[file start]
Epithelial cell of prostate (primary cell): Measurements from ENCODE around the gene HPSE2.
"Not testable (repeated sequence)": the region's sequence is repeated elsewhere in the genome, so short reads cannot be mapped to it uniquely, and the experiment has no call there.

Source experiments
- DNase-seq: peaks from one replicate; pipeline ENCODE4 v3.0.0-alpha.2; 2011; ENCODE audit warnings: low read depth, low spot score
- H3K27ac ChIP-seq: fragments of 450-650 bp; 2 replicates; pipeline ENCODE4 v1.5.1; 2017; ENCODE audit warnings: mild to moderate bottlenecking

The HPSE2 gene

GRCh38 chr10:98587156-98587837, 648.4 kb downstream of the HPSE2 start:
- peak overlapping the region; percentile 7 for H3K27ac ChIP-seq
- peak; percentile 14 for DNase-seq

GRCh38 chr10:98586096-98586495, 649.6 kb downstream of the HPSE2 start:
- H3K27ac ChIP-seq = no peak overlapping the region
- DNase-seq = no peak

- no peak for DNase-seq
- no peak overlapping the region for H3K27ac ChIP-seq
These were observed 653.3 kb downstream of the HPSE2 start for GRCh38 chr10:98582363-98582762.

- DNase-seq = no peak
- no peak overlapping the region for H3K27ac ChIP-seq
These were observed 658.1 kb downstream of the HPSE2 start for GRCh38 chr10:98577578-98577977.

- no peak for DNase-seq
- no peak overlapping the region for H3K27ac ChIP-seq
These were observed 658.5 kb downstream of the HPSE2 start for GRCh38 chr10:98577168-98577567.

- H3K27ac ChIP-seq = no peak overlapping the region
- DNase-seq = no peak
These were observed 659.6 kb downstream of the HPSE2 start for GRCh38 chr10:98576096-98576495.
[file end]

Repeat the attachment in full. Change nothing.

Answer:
Epithelial cell of prostate (primary cell): Measurements from ENCODE around the gene HPSE2.
"Not testable (repeated sequence)": the region's sequence is repeated elsewhere in the genome, so short reads cannot be mapped to it uniquely, and the experiment has no call there.

Source experiments
- DNase-seq: peaks from one replicate; pipeline ENCODE4 v3.0.0-alpha.2; 2011; ENCODE audit warnings: low read depth, low spot score
- H3K27ac ChIP-seq: fragments of 450-650 bp; 2 replicates; pipeline ENCODE4 v1.5.1; 2017; ENCODE audit warnings: mild to moderate bottlenecking

The HPSE2 gene

GRCh38 chr10:98587156-98587837, 648.4 kb downstream of the HPSE2 start:
- peak overlapping the region; percentile 7 for H3K27ac ChIP-seq
- peak; percentile 14 for DNase-seq

GRCh38 chr10:98586096-98586495, 649.6 kb downstream of the HPSE2 start:
- H3K27ac ChIP-seq = no peak overlapping the region
- DNase-seq = no peak

- no peak for DNase-seq
- no peak overlapping the region for H3K27ac ChIP-seq
These were observed 653.3 kb downstream of the HPSE2 start for GRCh38 chr10:98582363-98582762.

- DNase-seq = no peak
- no peak overlapping the region for H3K27ac ChIP-seq
These were observed 658.1 kb downstream of the HPSE2 start for GRCh38 chr10:98577578-98577977.

- no peak for DNase-seq
- no peak overlapping the region for H3K27ac ChIP-seq
These were observed 658.5 kb downstream of the HPSE2 start for GRCh38 chr10:98577168-98577567.

- H3K27ac ChIP-seq = no peak overlapping the region
- DNase-seq = no peak
These were observed 659.6 kb downstream of the HPSE2 start for GRCh38 chr10:98576096-98576495.